Predicting Water Clarity of Lakes via Satellite
Remote sensing is a method of gathering information about the physical world from photographs taken by LANDSAT satellites. The study, commissioned by MCWD and carried out by University of Minnesota Researchers Marvin Bauer and Leif Olmanson, compiled over 30 years of water quality data for 300 lakes in the MCWD.
The study uses an analytical model, based on actual water clarity measurements from hundreds of lakes throughout Minnesota, to predict water clarity base d on optical properties of satellite images. The model confidently predicts water clarity in lakes as small as 10 acres in size using images from 1973 and 1976, and as small as 5 acres in size using 1991-2004 images. This is because recent satellites offer improved spectral resolution. To read more about the study see the article 'Satellites expand lake monitoring reach' on Page 3 of the Winter 2006 edition of WaterPro.
Scroll down to see images depicting water quality from 10 points in time between 1973 and 2004. 'SDT' stands for 'Secchi Disk Transparency,' which is a measure of water clarity. The larger values (depicted in blue) represent clearer water, while lower values (red) represent more turbid water bodies. 'TSI' stands for 'Trophic State Index,' a measure of a lake's productivity (more productive lakes are less clear). Please note: the information presented on this page does not represent actual water quality samples. For smaller lakes, the chances for errors in the model's prediction of actual water quality increases.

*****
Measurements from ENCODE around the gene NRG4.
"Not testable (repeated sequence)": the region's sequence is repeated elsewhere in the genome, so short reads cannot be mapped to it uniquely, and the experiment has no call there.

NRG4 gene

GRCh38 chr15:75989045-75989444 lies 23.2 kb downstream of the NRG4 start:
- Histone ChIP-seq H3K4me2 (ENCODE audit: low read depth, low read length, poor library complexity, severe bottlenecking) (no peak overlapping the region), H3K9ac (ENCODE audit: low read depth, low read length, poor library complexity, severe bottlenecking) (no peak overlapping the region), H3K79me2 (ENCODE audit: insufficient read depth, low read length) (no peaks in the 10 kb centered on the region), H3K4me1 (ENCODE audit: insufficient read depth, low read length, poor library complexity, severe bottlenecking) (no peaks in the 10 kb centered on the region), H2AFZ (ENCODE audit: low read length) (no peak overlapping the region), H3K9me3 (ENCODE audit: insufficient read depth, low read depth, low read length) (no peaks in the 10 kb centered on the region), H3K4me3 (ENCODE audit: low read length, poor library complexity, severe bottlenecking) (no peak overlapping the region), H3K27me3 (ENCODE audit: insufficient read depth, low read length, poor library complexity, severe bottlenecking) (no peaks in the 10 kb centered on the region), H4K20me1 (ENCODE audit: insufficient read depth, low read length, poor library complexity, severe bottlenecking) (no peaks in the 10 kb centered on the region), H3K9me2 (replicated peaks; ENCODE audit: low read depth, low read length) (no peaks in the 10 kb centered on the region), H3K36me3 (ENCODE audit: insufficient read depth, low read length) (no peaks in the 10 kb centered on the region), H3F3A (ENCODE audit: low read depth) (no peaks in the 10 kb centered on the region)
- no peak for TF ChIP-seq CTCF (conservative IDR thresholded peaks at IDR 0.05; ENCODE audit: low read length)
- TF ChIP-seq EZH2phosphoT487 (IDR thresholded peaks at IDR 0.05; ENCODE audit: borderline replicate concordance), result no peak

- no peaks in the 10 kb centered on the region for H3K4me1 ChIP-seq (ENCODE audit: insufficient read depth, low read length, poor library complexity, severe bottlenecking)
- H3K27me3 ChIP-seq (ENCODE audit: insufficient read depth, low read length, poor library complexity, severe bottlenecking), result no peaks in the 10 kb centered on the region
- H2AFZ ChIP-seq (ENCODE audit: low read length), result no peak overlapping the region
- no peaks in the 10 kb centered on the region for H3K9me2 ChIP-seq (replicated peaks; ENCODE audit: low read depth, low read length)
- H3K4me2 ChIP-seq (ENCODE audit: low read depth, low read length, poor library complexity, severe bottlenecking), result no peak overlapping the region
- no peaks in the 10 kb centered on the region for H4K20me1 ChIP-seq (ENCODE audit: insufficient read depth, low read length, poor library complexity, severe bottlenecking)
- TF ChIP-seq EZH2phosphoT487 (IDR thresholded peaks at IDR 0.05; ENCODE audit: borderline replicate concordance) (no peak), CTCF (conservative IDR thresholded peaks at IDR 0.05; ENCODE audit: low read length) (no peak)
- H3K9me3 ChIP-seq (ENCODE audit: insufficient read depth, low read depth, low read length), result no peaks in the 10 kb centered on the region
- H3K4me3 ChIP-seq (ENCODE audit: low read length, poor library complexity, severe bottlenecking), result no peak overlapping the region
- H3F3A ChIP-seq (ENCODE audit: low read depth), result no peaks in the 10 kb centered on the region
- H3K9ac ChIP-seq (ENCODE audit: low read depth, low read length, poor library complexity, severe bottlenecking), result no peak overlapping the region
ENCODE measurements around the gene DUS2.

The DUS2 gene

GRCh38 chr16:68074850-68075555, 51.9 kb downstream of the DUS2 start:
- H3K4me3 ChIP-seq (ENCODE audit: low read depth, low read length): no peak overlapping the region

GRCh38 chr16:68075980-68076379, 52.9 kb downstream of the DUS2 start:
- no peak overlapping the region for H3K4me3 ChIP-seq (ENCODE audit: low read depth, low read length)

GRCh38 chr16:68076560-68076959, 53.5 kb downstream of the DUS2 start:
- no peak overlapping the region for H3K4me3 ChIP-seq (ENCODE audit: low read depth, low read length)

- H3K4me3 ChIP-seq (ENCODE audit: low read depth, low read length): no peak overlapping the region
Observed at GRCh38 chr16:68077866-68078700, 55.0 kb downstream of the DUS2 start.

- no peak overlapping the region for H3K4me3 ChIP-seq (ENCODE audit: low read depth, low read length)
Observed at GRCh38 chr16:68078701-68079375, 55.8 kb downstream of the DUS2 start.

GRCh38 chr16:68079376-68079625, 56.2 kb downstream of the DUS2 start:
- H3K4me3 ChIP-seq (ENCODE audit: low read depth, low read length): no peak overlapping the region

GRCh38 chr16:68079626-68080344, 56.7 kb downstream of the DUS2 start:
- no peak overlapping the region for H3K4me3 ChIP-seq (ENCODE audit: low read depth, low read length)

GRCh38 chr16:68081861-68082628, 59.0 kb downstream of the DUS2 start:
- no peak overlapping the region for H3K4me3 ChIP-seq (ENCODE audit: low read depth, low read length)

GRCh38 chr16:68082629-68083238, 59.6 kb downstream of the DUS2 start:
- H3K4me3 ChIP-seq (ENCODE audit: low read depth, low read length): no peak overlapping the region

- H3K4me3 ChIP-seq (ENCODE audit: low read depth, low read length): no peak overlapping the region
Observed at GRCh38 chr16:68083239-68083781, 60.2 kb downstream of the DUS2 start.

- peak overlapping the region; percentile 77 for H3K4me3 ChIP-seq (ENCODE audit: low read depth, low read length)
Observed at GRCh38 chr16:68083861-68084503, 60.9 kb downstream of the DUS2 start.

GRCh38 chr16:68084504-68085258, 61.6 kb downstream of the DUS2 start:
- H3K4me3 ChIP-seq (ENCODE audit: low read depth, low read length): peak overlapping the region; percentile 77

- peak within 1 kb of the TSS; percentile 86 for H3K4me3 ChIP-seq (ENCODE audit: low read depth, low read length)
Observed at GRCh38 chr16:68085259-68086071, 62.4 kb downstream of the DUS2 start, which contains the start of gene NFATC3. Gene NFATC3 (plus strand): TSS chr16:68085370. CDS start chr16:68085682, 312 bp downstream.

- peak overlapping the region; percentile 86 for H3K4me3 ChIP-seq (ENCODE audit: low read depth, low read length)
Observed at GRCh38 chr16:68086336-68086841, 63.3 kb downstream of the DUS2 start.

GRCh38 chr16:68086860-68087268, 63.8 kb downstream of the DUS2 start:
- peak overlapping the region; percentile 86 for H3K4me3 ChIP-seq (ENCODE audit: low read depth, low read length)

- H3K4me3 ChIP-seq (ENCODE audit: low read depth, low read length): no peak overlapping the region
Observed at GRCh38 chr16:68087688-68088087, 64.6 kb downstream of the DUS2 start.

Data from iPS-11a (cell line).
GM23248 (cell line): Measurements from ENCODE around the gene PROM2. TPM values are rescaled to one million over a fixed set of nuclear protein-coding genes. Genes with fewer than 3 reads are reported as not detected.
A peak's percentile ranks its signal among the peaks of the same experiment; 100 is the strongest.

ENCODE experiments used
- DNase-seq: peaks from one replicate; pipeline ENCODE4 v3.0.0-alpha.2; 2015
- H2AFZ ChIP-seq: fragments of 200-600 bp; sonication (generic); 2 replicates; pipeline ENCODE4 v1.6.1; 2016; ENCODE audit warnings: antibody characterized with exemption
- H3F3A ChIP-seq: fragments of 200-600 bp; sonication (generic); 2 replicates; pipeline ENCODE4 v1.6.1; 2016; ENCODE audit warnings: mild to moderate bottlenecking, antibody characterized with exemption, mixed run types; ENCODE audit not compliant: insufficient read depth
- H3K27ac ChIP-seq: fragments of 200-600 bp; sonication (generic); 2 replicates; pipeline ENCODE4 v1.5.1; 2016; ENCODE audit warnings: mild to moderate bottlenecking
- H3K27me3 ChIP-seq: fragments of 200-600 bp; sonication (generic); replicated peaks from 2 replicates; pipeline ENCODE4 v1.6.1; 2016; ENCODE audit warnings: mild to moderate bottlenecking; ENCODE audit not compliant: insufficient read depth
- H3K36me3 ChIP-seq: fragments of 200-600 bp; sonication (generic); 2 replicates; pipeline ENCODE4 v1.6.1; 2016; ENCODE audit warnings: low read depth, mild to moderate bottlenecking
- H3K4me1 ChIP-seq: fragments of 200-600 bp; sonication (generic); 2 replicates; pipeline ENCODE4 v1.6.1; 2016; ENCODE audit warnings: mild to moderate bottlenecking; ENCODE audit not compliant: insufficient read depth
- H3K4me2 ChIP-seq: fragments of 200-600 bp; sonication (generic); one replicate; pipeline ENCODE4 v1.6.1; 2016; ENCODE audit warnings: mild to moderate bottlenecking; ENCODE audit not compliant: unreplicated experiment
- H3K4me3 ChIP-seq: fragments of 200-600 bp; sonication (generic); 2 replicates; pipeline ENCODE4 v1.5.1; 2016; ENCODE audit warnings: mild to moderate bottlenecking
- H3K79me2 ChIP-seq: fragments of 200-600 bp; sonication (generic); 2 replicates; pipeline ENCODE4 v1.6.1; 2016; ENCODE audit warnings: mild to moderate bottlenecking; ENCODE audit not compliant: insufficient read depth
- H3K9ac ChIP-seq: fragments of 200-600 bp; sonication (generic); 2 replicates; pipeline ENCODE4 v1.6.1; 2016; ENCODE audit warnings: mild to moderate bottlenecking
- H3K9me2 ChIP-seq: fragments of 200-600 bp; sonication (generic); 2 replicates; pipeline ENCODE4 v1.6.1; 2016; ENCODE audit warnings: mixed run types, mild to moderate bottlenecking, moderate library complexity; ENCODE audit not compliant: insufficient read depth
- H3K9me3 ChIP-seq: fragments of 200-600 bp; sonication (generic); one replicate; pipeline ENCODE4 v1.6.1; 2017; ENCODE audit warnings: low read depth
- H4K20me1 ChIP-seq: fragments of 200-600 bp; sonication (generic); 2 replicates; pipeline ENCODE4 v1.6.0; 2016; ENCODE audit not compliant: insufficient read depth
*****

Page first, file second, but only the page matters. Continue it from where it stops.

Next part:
July 3, 1973
July 29, 1975
August 7, 1975
September 6, 1976
September 4, 1991
July 29, 1995
September 12, 2000
August 30, 2001
September 5, 2003
August 30, 2004
A separate, similar project, featuring Lake Minnetonka was conducted by Patrick L Brezonik, Leif G. Olmanson, Marvin E. Bauer and Steven M. Kloiber.